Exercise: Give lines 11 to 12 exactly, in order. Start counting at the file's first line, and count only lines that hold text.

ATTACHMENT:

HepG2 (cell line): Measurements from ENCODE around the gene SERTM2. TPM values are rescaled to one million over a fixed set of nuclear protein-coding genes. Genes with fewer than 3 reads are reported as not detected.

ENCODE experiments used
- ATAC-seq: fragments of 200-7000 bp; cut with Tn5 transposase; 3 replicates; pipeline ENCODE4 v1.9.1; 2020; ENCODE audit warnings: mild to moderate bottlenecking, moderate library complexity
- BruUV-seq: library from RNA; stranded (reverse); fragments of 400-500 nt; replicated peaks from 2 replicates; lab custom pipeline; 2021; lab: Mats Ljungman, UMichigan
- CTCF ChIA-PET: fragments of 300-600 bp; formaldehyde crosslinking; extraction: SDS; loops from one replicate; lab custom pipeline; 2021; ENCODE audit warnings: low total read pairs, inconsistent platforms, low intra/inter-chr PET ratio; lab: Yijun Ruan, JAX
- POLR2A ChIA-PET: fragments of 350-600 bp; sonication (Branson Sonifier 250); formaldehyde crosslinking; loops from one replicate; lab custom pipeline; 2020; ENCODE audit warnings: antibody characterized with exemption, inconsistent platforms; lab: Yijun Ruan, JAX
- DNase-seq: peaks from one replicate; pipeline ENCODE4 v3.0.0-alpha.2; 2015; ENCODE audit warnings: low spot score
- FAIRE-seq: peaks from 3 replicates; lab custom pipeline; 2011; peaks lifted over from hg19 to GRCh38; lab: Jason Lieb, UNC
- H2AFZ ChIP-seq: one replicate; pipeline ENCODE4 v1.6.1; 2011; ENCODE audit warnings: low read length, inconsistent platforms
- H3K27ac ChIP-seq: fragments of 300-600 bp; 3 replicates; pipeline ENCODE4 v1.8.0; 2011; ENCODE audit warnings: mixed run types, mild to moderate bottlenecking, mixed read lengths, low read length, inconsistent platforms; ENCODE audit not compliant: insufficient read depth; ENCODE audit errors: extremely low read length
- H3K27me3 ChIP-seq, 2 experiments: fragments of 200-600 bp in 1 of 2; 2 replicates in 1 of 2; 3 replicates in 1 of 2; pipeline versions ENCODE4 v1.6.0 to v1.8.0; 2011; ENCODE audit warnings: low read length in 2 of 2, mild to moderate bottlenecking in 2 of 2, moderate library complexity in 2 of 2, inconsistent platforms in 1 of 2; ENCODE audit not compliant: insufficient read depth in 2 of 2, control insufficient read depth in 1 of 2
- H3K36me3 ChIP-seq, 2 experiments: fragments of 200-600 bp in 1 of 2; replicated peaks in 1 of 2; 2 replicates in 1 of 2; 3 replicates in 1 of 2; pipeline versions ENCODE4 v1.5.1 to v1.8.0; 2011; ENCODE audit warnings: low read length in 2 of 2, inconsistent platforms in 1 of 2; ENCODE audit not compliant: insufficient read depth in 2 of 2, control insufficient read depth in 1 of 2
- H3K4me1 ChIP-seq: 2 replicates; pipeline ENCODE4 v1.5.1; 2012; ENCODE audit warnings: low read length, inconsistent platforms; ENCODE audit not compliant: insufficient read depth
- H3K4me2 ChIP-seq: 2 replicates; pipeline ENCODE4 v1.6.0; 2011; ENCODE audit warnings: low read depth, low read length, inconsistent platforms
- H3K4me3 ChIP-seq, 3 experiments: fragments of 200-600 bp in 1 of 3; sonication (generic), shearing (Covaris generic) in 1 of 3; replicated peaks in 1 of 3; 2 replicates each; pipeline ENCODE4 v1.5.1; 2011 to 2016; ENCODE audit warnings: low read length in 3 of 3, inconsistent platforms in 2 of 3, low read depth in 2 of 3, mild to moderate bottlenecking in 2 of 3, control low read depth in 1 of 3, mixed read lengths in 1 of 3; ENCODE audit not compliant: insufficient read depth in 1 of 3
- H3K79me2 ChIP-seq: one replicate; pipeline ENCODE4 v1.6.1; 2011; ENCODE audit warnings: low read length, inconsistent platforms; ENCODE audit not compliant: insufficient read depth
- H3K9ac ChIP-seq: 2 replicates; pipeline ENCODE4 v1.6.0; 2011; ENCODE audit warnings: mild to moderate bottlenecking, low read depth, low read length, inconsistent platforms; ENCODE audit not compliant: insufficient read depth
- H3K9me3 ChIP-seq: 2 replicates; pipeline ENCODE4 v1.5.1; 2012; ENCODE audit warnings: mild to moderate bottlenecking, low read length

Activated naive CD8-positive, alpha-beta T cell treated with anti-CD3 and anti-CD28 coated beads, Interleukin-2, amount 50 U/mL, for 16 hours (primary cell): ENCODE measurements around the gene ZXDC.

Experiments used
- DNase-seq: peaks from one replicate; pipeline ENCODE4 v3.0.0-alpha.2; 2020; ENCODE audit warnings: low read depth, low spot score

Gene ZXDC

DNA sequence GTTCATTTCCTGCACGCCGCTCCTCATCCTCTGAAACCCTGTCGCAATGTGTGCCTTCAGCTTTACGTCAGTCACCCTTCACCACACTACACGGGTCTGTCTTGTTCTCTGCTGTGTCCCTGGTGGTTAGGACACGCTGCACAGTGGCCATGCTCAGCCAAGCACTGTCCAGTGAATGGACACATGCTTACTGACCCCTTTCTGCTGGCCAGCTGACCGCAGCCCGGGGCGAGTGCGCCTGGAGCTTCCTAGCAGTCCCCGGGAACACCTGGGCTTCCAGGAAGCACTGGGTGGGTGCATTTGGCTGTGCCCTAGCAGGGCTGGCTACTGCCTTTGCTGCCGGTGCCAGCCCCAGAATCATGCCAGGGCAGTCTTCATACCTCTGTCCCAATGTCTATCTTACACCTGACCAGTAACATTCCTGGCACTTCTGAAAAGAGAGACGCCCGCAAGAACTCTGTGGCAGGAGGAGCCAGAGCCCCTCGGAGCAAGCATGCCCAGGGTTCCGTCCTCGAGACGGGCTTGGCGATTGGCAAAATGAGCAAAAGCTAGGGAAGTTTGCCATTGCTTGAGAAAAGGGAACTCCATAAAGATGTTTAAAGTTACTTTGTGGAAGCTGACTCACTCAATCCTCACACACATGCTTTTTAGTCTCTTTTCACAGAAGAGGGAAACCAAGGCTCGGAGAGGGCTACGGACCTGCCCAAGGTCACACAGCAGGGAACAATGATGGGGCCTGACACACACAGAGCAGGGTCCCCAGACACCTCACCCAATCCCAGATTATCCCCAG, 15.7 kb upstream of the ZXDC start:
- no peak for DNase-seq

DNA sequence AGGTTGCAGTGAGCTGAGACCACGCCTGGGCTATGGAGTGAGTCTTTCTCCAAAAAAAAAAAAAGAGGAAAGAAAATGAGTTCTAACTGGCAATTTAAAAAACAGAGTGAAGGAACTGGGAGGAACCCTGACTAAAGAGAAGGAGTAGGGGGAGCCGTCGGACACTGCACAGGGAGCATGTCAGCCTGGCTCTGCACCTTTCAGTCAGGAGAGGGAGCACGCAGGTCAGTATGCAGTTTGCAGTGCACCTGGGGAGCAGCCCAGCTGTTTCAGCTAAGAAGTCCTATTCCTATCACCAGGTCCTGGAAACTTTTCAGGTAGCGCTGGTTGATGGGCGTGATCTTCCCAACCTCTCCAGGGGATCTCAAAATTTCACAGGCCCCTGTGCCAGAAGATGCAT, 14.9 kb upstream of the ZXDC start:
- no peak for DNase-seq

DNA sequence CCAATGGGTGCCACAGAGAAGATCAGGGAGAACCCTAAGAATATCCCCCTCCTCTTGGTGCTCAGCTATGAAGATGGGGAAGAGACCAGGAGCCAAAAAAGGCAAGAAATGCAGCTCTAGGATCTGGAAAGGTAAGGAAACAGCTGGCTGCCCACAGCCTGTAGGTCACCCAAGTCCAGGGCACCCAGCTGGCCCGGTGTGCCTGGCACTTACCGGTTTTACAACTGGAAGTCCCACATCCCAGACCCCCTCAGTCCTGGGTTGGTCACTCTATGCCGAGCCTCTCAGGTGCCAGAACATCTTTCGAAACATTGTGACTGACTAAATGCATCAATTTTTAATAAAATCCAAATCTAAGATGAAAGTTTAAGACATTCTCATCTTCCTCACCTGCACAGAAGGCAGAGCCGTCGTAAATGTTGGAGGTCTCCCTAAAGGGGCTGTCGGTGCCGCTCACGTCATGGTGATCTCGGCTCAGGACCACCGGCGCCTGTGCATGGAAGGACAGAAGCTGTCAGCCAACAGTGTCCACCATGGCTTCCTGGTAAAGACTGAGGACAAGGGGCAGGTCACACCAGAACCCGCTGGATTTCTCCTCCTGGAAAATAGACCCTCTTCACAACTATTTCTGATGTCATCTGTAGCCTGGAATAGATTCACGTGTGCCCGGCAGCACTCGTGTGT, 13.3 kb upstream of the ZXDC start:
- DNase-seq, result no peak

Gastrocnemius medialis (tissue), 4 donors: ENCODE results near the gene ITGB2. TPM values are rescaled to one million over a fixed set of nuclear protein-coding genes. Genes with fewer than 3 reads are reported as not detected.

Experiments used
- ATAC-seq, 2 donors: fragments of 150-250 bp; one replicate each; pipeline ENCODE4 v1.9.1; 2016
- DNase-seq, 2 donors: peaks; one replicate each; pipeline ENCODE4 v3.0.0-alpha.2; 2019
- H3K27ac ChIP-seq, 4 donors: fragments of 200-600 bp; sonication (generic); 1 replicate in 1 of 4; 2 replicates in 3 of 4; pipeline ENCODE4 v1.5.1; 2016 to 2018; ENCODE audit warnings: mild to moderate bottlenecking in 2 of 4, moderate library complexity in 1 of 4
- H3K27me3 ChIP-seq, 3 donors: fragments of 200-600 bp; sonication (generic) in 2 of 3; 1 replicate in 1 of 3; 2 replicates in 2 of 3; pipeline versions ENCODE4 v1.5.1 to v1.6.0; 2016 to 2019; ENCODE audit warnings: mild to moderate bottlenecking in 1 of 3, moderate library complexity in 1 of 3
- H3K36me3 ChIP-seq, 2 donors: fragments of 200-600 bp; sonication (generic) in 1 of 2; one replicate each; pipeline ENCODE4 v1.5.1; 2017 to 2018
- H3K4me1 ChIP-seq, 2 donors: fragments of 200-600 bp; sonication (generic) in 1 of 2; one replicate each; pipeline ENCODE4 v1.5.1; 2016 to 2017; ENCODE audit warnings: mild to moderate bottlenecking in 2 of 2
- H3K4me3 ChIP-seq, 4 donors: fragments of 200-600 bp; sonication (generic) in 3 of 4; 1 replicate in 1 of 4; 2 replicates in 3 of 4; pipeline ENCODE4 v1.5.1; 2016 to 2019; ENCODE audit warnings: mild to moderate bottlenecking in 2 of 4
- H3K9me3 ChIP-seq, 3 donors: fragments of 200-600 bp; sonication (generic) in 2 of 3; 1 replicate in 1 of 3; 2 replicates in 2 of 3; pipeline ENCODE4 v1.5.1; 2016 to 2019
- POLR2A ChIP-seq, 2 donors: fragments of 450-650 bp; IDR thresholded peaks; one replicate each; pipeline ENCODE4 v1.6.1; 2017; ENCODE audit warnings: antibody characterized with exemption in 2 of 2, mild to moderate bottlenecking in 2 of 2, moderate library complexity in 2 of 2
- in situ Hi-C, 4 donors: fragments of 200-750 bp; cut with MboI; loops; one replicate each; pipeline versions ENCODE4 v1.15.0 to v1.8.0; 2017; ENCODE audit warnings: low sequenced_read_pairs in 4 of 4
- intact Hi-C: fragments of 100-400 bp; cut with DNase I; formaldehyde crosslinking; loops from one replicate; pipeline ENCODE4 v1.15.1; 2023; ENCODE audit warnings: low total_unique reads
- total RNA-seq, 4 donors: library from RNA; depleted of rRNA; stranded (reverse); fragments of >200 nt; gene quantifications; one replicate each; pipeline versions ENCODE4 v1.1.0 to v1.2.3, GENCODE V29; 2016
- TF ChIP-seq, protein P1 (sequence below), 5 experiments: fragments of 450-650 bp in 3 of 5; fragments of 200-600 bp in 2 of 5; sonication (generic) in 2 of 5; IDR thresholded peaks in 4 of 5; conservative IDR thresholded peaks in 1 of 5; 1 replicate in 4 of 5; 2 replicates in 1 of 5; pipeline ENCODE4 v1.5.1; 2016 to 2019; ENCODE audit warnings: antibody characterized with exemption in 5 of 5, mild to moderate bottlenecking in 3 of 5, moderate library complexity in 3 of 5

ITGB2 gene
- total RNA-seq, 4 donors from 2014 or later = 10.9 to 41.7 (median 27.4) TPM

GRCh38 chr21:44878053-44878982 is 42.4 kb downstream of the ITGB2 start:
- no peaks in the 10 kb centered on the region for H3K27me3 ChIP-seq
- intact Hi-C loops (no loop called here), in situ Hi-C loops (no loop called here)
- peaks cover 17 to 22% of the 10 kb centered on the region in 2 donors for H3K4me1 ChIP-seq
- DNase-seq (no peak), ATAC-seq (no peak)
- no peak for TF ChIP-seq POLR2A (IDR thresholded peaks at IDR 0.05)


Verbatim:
- H3K27me3 ChIP-seq, 2 experiments: fragments of 200-600 bp in 1 of 2; 2 replicates in 1 of 2; 3 replicates in 1 of 2; pipeline versions ENCODE4 v1.6.0 to v1.8.0; 2011; ENCODE audit warnings: low read length in 2 of 2, mild to moderate bottlenecking in 2 of 2, moderate library complexity in 2 of 2, inconsistent platforms in 1 of 2; ENCODE audit not compliant: insufficient read depth in 2 of 2, control insufficient read depth in 1 of 2
- H3K36me3 ChIP-seq, 2 experiments: fragments of 200-600 bp in 1 of 2; replicated peaks in 1 of 2; 2 replicates in 1 of 2; 3 replicates in 1 of 2; pipeline versions ENCODE4 v1.5.1 to v1.8.0; 2011; ENCODE audit warnings: low read length in 2 of 2, inconsistent platforms in 1 of 2; ENCODE audit not compliant: insufficient read depth in 2 of 2, control insufficient read depth in 1 of 2